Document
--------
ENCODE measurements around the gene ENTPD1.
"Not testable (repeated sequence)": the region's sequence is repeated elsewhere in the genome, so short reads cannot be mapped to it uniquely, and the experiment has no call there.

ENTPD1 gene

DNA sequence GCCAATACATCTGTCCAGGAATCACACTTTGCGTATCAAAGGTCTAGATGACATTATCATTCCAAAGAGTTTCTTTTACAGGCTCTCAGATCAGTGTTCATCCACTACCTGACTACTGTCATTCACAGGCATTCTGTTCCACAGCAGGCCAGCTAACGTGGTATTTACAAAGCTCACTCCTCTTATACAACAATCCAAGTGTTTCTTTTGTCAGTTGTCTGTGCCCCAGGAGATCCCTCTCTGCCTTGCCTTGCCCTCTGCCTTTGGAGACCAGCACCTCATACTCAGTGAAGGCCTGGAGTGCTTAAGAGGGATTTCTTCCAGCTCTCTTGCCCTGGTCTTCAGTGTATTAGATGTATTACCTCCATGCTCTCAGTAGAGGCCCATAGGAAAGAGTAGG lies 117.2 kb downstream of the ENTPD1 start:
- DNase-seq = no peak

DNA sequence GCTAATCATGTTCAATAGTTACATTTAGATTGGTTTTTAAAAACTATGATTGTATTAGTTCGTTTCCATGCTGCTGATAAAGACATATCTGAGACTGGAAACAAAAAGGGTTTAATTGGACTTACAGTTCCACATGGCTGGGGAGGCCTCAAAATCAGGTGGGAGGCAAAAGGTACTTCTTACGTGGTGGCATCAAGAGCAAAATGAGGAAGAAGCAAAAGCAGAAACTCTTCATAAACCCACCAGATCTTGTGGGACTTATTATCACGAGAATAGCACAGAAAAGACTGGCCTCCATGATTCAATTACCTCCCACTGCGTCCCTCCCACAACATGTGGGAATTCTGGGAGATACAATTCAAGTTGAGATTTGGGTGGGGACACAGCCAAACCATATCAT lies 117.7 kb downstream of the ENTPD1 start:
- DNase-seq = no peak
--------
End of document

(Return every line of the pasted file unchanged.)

ENCODE measurements around the gene ENTPD1.
"Not testable (repeated sequence)": the region's sequence is repeated elsewhere in the genome, so short reads cannot be mapped to it uniquely, and the experiment has no call there.

ENTPD1 gene

DNA sequence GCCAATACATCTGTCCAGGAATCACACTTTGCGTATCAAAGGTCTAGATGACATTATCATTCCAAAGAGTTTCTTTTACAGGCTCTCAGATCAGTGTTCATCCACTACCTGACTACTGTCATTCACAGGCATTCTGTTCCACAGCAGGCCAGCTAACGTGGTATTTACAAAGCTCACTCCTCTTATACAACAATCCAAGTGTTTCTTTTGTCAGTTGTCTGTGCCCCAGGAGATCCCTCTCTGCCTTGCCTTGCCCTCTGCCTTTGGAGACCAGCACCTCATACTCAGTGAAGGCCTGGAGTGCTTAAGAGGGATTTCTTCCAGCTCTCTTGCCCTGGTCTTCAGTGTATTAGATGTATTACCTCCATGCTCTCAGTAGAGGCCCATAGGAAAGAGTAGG lies 117.2 kb downstream of the ENTPD1 start:
- DNase-seq = no peak

DNA sequence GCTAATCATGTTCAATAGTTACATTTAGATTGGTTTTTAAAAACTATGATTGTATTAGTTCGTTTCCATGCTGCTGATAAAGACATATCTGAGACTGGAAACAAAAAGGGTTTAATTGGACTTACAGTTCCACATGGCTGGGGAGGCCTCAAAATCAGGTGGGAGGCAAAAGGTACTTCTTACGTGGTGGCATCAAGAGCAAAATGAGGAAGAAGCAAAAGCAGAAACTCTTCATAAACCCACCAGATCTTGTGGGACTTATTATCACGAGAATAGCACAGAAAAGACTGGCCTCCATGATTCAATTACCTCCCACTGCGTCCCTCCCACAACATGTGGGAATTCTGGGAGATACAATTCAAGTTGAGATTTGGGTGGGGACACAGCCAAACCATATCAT lies 117.7 kb downstream of the ENTPD1 start:
- DNase-seq = no peak